Why Jason’s Decision to Stay With ‘SEAL Team’ Instead of Natalie Was Inevitable
[Warning: The below contains MAJOR spoilers for Season 4, Episode 7 of SEAL Team, “All In.”]
“I’ve identified the one job that makes me want to get up in the morning — being Bravo 1 again,” Master Chief Jason Hayes (David Boreanaz) says at the end of the February 17 episode of SEAL Team. Is anyone surprised he’s not going to San Diego with Natalie (Emily Swallow)? (And not just because of the episode title; as noted in the season premiere, he was “all in, all the time” for the team.)
His girlfriend, a research physiologist, has a very sweet job offer to return to San Diego (her old boss keeps making it even harder to turn down), and she even has a suggestion for Jason, who looks like he’s in hell every time he steps into the ops center since deciding he’s done operating. (He’s back behind a desk after briefly returning to the field to rescue Ray, played by Neil Brown Jr., following an overseas explosion and his subsequent capture.) Why not join her in San Diego and train the next generation of SEALs?
Maybe because that’s not where he belongs. Instead, the entire episode heavily foreshadows that decision of his in the final moments. There’s others getting on his case for his recent career move. “Mocking me because I traded in my gun for my radio?” Jason asks Sonny (AJ Buckley), who left a toy gun with his gear. “You think I’m not pulling my weight from the ops center?”
There’s Lt. Cdr. Blackburn (Judd Lormand), also making a change with a promotion and remarking on Jason’s recent transition: “Commanding Bravo has been my identity. Wasn’t my choice like it was yours. Just hope I can adapt as quickly as you have.”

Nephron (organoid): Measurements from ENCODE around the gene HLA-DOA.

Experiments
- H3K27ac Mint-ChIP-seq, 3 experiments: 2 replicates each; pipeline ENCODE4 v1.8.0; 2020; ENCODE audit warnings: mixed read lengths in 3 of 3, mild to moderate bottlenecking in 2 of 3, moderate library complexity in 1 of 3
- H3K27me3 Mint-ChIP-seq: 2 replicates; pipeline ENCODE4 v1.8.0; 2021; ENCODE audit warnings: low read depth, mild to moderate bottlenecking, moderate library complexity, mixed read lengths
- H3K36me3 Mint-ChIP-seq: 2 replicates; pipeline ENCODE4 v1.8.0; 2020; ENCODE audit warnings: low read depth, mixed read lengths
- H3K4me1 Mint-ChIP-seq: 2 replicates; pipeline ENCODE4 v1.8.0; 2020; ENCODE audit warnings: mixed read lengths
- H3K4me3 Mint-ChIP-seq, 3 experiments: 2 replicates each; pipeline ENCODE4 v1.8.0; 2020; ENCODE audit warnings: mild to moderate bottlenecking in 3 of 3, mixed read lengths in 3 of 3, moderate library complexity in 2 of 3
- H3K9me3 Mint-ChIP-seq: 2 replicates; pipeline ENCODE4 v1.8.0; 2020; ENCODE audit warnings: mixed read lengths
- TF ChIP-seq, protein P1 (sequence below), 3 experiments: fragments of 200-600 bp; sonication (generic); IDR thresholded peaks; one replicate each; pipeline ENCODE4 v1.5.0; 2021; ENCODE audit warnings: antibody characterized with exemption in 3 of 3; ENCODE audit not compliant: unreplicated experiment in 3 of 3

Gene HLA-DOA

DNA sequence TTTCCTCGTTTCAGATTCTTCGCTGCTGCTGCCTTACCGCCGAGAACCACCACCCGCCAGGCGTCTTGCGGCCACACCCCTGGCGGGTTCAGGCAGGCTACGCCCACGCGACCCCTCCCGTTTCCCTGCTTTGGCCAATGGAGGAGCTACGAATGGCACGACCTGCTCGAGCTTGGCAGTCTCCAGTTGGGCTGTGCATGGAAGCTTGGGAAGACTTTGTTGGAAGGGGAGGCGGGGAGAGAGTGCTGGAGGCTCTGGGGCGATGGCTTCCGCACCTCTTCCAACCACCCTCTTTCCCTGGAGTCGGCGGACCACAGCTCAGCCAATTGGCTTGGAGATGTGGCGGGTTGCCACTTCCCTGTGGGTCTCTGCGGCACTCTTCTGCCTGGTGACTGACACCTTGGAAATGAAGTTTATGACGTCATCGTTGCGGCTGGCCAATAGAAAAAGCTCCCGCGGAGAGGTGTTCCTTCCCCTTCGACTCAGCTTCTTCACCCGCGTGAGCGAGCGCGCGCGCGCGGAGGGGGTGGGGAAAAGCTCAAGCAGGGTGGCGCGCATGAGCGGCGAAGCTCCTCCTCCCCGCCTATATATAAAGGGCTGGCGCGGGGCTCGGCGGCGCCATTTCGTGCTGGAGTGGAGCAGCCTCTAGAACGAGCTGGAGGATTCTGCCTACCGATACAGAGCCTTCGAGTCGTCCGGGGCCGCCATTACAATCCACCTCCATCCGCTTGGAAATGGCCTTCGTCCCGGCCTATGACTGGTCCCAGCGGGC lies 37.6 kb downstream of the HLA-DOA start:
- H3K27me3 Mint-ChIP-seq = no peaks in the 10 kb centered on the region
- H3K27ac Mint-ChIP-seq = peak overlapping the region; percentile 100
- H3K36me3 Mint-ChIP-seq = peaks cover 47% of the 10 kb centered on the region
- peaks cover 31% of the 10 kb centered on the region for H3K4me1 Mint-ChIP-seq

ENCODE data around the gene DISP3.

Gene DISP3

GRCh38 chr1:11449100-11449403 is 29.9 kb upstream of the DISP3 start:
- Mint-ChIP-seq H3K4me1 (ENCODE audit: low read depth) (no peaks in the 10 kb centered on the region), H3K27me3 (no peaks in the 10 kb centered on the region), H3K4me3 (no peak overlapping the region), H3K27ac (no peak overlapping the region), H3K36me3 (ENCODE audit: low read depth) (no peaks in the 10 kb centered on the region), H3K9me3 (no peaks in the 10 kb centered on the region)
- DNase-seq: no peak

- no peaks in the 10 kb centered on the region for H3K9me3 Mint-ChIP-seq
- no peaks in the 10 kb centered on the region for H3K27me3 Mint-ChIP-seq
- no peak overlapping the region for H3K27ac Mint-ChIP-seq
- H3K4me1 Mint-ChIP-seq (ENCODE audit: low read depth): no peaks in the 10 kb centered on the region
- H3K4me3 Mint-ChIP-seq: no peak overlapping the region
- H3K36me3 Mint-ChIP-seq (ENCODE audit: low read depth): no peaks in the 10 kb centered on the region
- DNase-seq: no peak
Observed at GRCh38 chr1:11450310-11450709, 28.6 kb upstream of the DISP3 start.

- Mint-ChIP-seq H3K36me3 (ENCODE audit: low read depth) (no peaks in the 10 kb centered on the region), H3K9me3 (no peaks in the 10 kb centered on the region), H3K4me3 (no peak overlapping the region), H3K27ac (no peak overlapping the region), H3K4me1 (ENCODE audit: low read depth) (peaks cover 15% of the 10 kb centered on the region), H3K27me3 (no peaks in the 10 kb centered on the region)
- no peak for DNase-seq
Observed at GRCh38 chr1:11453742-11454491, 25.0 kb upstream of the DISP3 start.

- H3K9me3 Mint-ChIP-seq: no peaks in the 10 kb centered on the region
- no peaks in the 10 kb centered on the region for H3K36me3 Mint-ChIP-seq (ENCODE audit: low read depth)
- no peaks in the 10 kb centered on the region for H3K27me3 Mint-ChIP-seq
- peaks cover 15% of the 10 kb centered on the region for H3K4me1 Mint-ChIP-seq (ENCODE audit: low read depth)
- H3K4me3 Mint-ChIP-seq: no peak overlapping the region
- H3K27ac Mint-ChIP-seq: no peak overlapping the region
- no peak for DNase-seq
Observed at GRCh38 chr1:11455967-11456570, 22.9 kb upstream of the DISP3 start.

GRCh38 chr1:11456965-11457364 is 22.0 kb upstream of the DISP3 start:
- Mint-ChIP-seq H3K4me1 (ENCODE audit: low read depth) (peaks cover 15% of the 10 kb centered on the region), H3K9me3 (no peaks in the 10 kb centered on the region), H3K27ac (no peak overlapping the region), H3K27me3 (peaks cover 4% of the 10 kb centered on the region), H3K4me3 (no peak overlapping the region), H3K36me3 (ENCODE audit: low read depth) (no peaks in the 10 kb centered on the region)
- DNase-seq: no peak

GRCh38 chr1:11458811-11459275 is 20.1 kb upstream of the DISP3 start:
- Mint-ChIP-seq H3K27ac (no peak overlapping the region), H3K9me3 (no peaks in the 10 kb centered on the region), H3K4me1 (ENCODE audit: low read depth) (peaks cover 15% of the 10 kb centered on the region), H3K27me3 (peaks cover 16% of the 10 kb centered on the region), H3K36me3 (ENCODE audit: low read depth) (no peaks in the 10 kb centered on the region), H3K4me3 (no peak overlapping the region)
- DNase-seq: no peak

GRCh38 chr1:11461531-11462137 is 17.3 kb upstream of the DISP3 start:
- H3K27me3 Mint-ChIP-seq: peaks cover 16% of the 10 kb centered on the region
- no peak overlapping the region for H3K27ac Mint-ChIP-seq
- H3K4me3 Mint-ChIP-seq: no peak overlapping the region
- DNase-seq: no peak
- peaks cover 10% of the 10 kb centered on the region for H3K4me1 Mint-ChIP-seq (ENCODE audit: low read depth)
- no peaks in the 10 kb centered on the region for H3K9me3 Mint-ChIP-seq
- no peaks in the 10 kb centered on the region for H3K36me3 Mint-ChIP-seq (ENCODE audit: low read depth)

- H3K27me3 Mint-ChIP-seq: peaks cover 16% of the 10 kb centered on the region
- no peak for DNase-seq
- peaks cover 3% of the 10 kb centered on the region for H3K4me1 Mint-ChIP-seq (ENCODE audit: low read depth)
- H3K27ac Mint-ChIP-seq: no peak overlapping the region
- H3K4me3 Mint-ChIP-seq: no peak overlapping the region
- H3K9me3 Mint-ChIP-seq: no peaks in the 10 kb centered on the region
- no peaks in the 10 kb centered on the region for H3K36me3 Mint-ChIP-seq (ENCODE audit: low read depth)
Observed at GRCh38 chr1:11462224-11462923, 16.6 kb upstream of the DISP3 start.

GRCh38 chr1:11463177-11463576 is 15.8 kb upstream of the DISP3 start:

But Jason clearly hasn’t been able to adapt that easily, even though he tries to convince others (and himself) that he has. “I’m just a guy in the ops center now,” he insists.
Then there’s Clay (Max Thieriot), back on Bravo but also the new guy again (after his punishment for taking responsibility for something Ray did), imagining how much the team would be “crushing once we got the whole lineup back,” and later suggesting to Jason that “maybe you’re not regressing if you’re returning to something you love.” That obviously applies as much to Jason as it does to Clay — as does Ray’s comment, “I’ll be back to being myself once I ‘m back in the sandbox again.” And as Blackburn reminds him, the mission is far from over.
Most telling, however, is everything Jason says and does when it comes to Bravo and teams in the field. It’s hard for him to watch his former teammates spinning out on a mission without him. It’s hard for him to be stuck back in the ops center when someone on a team he’s watching goes down and there’s “nothing you can do from here,” as Captain Lindell (Jamie McShane) tells him.
But, as Natalie puts it (yes, talking about Ray, not yet cleared after his captivity), “operators weren’t meant to stay on the sidelines,” and that’s exactly where Jason would be guiding the next generation.
“People understood what we’ve been through, they’d also understand that we need to stay in the fight,” Jason tells Ray. “Seeing the boys spin up yesterday just got me thinking that I quit the one job I ever loved: being a SEAL. And SEALs never quit. … I’m just realizing more and more as time goes by that I’m just more at home in a war zone. Warriors, they weren’t meant to survive the battlefield.” He’s not feeling useful in the ops center.
So it’s not at all surprising that he decides he needs back in the fight by episode’s end. It’s not like he can’t do the job; we saw that he can when he rejoined the team to save Ray. He wasn’t going to go to San Diego (sorry, Natalie — that relationship also was never going to last) and there’s no way Jason could have stayed at a desk for many more missions.
Plus, really, can you imagine Bravo without Jason leading it? Not for long.
SEAL Team, Wednesdays, 9/8c, CBS